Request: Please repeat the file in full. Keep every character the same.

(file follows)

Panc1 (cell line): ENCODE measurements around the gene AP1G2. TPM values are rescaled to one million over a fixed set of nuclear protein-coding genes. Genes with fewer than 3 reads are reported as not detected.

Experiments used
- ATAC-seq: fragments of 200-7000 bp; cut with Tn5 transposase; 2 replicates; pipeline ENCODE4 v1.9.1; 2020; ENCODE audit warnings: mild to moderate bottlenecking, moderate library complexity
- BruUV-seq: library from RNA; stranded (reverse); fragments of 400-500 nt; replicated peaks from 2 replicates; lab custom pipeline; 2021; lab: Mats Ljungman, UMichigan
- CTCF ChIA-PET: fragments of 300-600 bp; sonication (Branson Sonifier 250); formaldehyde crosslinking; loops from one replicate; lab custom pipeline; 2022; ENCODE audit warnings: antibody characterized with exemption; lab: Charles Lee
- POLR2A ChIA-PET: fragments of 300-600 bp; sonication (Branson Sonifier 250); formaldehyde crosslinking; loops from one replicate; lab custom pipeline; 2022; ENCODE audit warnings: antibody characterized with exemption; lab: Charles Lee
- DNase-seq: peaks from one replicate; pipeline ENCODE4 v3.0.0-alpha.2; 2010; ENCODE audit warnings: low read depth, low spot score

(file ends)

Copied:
Panc1 (cell line): ENCODE measurements around the gene AP1G2. TPM values are rescaled to one million over a fixed set of nuclear protein-coding genes. Genes with fewer than 3 reads are reported as not detected.

Experiments used
- ATAC-seq: fragments of 200-7000 bp; cut with Tn5 transposase; 2 replicates; pipeline ENCODE4 v1.9.1; 2020; ENCODE audit warnings: mild to moderate bottlenecking, moderate library complexity
- BruUV-seq: library from RNA; stranded (reverse); fragments of 400-500 nt; replicated peaks from 2 replicates; lab custom pipeline; 2021; lab: Mats Ljungman, UMichigan
- CTCF ChIA-PET: fragments of 300-600 bp; sonication (Branson Sonifier 250); formaldehyde crosslinking; loops from one replicate; lab custom pipeline; 2022; ENCODE audit warnings: antibody characterized with exemption; lab: Charles Lee
- POLR2A ChIA-PET: fragments of 300-600 bp; sonication (Branson Sonifier 250); formaldehyde crosslinking; loops from one replicate; lab custom pipeline; 2022; ENCODE audit warnings: antibody characterized with exemption; lab: Charles Lee
- DNase-seq: peaks from one replicate; pipeline ENCODE4 v3.0.0-alpha.2; 2010; ENCODE audit warnings: low read depth, low spot score